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HOME FROM WAR: One of the toughest military jobs

EDITOR’S NOTE: CBS 6 reporter Greg McQuade is telling the stories of veterans who have returned to Central Virginia after serving their country in Iraq or Afghanistan. Look for Greg’s reports each Wednesday on the CBS 6 News at 11 or click here to view them on WTVR.com. If you know a veteran whose story Greg should tell, let Greg know on his Facebook page.

RICHMOND, Va. (WTVR) – She is just 20 years old, but Specialist Jennifer Martinez can say her job is one of the most challenging in the armed forces. Martinez just returned to Virginia after serving her second tour in battle. During her six month deployment, Martinez missed a great deal while serving overseas.

“This deployment was in Afghanistan and my first one was Iraq,” she said. “I just got back maybe two weeks ago. I missed food! Food! Driving my car things like that.”

Jennifer is exhaling at Fort Lee after spending a long six months in a war zone. Her five foot one frame had many questioning her ability in a theatre of war.

“Because I’m so short and small they say oh you can lift that.. ‘Yes I can lift that,’” she said.

As a member of the 54th Quartermaster Company,  this 20-year-old soldier was tasked with one of the toughest jobs in the military.

“We have infantry people come in special forces come in and say I couldn’t do the job you’re doing. I guess it takes a special person. We basically process the soldiers so they can come home to their families with respect and honor,” she explained.

Not just process any soldier, but those who gave their lives serving their country.

“It’s pictures. Pictures is the hardest thing for me,” Martinez said softly. “Seeing the soldiers with their spouses and children that is probably the hardest.”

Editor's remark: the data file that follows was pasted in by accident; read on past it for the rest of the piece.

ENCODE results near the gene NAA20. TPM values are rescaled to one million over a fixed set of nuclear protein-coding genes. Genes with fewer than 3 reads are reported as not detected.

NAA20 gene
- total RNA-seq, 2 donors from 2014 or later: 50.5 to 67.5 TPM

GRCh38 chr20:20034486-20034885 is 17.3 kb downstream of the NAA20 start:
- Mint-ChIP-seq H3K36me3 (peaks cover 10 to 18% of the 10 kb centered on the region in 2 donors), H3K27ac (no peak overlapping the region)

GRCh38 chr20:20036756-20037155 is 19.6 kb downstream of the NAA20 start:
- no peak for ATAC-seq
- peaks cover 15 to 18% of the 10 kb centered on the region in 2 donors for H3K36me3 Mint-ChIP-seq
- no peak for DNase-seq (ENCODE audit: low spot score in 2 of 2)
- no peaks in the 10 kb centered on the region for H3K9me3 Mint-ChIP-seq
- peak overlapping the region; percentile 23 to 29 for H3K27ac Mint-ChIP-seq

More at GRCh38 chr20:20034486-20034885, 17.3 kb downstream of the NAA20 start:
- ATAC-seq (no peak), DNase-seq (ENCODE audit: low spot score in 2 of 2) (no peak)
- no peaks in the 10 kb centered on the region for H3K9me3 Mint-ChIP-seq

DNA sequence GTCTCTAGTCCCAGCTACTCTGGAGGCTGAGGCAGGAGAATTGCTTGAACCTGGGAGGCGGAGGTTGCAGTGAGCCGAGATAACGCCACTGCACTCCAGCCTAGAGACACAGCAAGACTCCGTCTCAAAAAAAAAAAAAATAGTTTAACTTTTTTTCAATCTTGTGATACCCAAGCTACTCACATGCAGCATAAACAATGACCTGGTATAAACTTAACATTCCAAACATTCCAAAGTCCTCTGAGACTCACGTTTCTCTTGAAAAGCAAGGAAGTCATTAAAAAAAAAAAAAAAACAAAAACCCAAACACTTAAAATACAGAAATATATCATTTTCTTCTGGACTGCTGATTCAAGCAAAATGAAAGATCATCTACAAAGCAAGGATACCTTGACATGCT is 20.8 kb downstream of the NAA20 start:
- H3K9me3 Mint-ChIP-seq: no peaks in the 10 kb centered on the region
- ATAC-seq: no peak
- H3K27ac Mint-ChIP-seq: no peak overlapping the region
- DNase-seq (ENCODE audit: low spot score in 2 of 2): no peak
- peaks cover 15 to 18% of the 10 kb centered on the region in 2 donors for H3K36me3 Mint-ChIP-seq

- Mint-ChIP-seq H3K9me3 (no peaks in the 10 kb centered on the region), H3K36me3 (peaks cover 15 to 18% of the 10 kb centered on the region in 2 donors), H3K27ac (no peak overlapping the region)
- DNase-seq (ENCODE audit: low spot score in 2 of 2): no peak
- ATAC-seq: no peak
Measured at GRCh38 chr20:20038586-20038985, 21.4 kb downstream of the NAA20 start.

It is Jennifer’s job to handle soldiers remains and return them to Dover Air Force Base.

“It’s about not being attached for every remain for whoever, U.S. or coalition, that comes in you don’t get attached,” she said.

Jennifer also gathers, inventory and packs the personal items of the fallen.

“If they came in with a ring we want to make sure they go home with a ring. So we take everything they had so the family can feel some closure,” she said.

Her most challenging moment?

The day when 14 fallen soldiers passed through the morgue.

“When you see them in their driver’s license you realize this was somebody and they got hurt that is how I look at it,” she said.

Members of mortuary affairs have some of the highest percentages of PTSD in the military. Jennifer said she has the right mental and physical makeup for a most difficult mission.

“If we didn’t enjoy our job if we had issues, we’d switch to another job,” she said.

Deployments for mortuary affairs last half a year. The bond she shares with her fellow soldiers remains strong.

“When you get deployed with people for six months in close quarters you become like a family,” she explained.

Jennifer decided to become a medical examiner at an early age. Her parents quickly realized how serious she was.

“They asked if this was the career choice I wanted to make and since that this was a war time I was going to see things that weren’t normal and I told them that this is the job I wanted to do so they supported me,” she said.

She doesn’t know if she’ll be deployed again. But Jennifer will be ready. Knowing she is providing a small measure of comfort to families in mourning. A job she does with pride.

“I can’t even explain it because these people don’t know who I am, but I was there in the final moments of their loved one and it’s a feeling you can’t describe,” Martinez explained.

Specialist Martinez has one more year in the service. After her time in the U.S. military she plans on returning to her home in Houston, Texas and land a job in the Medical Examiner’s office.


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